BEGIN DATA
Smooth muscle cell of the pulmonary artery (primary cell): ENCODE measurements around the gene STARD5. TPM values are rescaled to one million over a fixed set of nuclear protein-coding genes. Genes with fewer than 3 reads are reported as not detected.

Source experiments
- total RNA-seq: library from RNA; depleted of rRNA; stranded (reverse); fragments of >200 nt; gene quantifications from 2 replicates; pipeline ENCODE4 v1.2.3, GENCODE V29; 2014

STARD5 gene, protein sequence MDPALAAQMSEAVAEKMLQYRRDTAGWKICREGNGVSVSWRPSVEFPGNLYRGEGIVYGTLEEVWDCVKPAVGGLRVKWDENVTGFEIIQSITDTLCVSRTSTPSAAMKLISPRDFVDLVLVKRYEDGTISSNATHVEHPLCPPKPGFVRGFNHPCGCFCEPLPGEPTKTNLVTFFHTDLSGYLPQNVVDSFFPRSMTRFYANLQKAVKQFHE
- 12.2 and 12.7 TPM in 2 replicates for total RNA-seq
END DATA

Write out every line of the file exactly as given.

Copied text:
Smooth muscle cell of the pulmonary artery (primary cell): ENCODE measurements around the gene STARD5. TPM values are rescaled to one million over a fixed set of nuclear protein-coding genes. Genes with fewer than 3 reads are reported as not detected.

Source experiments
- total RNA-seq: library from RNA; depleted of rRNA; stranded (reverse); fragments of >200 nt; gene quantifications from 2 replicates; pipeline ENCODE4 v1.2.3, GENCODE V29; 2014

STARD5 gene, protein sequence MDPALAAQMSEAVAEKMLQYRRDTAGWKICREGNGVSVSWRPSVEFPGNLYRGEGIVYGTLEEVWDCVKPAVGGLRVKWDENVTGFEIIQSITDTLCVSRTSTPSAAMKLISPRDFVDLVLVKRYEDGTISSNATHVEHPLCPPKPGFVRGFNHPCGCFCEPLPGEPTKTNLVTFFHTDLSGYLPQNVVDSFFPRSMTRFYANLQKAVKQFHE
- 12.2 and 12.7 TPM in 2 replicates for total RNA-seq